As the Massachusetts legislature debates its FY 2023 budget, it seems likely that it will double the $1 million estate tax exemption to $2 million and eliminate the “cliff” in the current structure that taxes the entire value of estates once they exceed the $1 million threshold.
Massachusetts is currently tied with Oregon with the lowest threshold and it has remained unchanged since 2006. Seventeen states currently have estate or inheritance taxes with thresholds ranging from $1 million to $6.1 million in New York. If Massachusetts adopted a $2 million threshold it would still have the third lowest threshold. However, inheritance taxes which tax the recipient rather than the estate often have lower thresholds.
The federal threshold, which is adjusted every year for inflation, is currently just over $12 million. However, it is slated to be cut in half for the estates of people dying in 2026 or thereafter because the Ryan-Trump tax bill that brought in the higher threshold sunsets after 10 years.
The Massachusetts estate tax “cliff” is unusual in that the marginal tax rate for estates just over the $1 million threshold must pay much more than estates under $1 million, which pay nothing. Whether the tax actually taxes assets below $1 million is debatable as I explained in this post, but that is certainly how it is perceived.
Couples can in effect double the estate tax exemption through basic tax planning so they can pass $2 million on to their heirs tax free or $4 million if the exemption is doubled. (Those who have already done such planning will not have to revise their plans if the exemption is raised. Their trusts will still work.)
There are good arguments on both sides of the debate on whether to raise the Massachusetts estate tax exemption.
Those who argue for the increase say:
Massachusetts is out-of-step with other states.
The exemption should increase with inflation, especially since the increase in housing prices in Massachusetts have pushed many estates over the threshold.
Taxpayers should not be put through the burden of preparing estate tax returns for relatively modest estates or doing tax planning to avoid or reduce the tax.
Those who argue against the increase say:
In our increasingly unequal society, the estate tax helps level the playing field by reduce the amount the affluent can pass on to their offspring. This should not be undermined.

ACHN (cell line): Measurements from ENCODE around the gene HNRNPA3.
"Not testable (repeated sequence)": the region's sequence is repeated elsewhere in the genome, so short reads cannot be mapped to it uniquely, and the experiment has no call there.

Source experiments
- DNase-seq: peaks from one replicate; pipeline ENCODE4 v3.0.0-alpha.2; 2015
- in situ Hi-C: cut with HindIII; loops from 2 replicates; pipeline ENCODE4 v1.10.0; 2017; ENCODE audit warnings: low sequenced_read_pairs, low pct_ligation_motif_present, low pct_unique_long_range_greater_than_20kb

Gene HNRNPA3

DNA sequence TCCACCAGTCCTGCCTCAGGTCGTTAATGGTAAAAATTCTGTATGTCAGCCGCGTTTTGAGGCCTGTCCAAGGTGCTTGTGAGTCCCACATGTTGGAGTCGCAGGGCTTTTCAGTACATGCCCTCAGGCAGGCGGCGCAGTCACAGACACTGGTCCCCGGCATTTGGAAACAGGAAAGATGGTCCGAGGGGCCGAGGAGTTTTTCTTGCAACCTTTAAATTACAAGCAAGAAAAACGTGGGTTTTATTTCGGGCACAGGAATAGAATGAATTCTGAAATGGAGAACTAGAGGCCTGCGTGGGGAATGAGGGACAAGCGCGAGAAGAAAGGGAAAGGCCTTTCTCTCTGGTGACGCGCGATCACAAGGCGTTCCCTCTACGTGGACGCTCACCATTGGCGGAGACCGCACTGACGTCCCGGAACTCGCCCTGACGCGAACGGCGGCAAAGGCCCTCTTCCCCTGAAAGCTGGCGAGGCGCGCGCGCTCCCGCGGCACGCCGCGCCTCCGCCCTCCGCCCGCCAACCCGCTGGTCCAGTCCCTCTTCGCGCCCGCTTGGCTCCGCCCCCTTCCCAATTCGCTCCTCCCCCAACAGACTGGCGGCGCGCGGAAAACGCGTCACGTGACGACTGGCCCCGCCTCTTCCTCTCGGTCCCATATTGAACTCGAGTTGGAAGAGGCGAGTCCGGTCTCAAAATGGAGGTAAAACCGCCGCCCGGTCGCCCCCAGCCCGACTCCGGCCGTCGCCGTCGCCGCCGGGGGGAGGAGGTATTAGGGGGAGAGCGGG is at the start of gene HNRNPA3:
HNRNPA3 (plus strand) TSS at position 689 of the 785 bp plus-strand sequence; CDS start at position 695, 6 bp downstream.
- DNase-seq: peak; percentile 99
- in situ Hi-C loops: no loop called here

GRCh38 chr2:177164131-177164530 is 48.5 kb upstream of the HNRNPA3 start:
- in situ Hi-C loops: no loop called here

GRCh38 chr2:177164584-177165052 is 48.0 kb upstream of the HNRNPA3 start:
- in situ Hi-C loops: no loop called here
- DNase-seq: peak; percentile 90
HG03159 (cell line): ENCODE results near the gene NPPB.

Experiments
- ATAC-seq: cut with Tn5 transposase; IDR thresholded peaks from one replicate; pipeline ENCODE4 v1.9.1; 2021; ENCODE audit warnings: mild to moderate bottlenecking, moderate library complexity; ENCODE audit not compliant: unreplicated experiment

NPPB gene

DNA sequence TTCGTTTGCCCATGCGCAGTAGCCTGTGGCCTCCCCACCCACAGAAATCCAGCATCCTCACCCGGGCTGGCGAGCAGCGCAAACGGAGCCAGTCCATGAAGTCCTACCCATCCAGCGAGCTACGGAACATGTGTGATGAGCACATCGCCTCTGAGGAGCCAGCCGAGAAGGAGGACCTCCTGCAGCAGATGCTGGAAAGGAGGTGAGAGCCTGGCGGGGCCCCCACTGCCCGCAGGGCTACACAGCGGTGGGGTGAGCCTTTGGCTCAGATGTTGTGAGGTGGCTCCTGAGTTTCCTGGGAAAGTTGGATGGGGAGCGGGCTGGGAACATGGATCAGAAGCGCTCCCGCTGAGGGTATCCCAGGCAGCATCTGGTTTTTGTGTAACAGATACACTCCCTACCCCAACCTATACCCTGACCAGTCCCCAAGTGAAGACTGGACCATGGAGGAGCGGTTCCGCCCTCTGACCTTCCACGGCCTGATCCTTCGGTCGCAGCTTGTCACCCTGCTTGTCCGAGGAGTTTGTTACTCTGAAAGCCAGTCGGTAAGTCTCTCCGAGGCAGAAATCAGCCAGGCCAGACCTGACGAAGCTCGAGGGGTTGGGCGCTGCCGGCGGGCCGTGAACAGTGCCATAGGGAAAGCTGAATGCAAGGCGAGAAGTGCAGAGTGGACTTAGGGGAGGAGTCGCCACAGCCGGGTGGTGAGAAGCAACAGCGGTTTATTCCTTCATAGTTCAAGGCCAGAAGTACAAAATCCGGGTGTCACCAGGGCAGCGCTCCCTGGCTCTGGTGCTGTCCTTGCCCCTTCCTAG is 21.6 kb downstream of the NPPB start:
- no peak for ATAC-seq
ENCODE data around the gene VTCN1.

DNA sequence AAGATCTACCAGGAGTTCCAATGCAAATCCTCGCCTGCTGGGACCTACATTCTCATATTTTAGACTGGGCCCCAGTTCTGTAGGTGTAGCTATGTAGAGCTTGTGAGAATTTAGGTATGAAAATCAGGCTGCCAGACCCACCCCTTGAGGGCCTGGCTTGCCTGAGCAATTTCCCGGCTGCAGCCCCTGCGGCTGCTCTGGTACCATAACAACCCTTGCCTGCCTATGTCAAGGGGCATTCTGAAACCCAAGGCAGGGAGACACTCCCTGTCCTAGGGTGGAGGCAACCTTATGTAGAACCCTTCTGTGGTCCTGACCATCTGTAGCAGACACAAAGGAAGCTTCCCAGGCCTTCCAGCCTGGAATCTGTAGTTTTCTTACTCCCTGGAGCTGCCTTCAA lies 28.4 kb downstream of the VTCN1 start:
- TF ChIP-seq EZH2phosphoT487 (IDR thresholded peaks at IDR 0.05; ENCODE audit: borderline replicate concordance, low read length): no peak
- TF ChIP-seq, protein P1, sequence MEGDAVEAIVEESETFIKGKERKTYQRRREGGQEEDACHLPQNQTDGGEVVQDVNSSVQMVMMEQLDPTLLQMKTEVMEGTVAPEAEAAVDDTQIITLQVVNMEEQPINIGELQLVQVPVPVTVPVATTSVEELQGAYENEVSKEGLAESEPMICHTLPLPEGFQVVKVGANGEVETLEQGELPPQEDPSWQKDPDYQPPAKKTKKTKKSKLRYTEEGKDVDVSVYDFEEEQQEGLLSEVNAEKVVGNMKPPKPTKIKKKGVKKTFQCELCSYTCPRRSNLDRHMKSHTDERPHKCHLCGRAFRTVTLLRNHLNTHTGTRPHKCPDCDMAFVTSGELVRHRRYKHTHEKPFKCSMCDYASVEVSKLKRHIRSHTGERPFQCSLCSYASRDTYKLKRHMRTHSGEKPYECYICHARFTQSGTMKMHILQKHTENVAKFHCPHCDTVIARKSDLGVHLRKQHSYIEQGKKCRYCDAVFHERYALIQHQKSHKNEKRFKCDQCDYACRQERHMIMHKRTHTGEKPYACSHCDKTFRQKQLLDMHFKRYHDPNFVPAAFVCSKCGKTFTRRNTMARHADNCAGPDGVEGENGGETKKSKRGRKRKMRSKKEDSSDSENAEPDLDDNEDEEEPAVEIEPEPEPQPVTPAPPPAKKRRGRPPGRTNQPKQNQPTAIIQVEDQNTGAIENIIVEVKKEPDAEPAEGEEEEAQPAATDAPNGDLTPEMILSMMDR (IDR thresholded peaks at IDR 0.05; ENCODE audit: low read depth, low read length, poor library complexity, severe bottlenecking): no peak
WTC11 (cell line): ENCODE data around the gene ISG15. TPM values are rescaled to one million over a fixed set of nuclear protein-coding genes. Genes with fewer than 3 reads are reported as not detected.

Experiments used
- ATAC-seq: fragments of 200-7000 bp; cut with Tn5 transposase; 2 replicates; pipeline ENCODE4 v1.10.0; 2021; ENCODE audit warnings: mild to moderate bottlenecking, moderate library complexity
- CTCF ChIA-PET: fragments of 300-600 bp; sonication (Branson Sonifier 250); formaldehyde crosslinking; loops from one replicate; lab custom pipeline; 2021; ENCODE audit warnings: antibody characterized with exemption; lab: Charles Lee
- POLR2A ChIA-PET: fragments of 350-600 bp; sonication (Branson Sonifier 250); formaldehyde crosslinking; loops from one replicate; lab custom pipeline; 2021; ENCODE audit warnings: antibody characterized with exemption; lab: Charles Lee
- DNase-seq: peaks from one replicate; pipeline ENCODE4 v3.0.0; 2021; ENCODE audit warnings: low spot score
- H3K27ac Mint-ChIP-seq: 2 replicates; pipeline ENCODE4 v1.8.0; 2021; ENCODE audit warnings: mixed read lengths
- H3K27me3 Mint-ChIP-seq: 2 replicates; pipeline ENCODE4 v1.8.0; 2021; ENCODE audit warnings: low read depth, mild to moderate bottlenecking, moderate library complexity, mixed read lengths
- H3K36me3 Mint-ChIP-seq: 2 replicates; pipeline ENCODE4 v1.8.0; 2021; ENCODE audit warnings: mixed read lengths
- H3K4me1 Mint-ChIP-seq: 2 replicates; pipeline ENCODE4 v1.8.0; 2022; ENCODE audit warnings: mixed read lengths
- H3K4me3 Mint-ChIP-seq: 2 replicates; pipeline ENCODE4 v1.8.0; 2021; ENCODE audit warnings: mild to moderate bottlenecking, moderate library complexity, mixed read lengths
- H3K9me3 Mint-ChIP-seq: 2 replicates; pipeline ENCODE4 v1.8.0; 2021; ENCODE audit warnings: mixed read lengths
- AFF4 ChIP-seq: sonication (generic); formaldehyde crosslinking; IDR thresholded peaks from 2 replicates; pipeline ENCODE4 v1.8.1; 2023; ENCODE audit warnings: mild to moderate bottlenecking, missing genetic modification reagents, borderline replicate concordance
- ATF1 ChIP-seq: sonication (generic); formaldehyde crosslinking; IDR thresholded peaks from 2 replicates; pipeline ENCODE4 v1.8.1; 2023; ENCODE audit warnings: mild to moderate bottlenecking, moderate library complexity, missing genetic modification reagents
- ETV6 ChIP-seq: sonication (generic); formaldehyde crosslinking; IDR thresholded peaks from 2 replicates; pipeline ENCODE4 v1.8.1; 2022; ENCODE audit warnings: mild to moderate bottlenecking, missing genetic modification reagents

Any revenue lost by increasing the estate tax threshold will have to be made up from other sources, whether income, property or sales taxes, or increased fees for everything from MBTA fares to college tuition. These are more regressive than the estate tax.
The estate tax is graduated so, despite the “cliff,” smaller taxable estates pay at a much lower rate than larger taxable estates. In other words, it is progressive.
Those estates that became taxable just because their real estate or other assets increased in value should pay taxes since this increase in value was either simply the result of luck or due to the factors that make living in Massachusetts desirable, many of which require government funding partly supported by the estate tax.
Since real estate and other assets that pass through an estate avoid paying the tax on capital gains due to the “step-up” in basis, they should be subject to the estate tax.
What About Gifts?
Massachusetts does not have a gift tax, but gifts do play a role in the current Massachusetts estate tax. In determining whether an estate exceeds the $1 million threshold, taxable gifts (those over $16,000) are added back into the estate. However they are not taxed. An example should help explain how this works.
Let’s assume that you gave your three daughters $116,000 each and then passed away with an estate totaling $800,000. In determining whether or not your estate is taxable, your personal representative must add back in $300,000 of the gifts. At a total of $1.1 million, your estate would exceed the $1 million threshold. However, only the $800,000 in your estate would actually be taxed. The gifts would have reduced the tax on your estate, but not eliminated it.
I have no idea yet how this might work under the new tax provisions, but will let you know as soon as possible if the legislation passes and we can examine the actual language.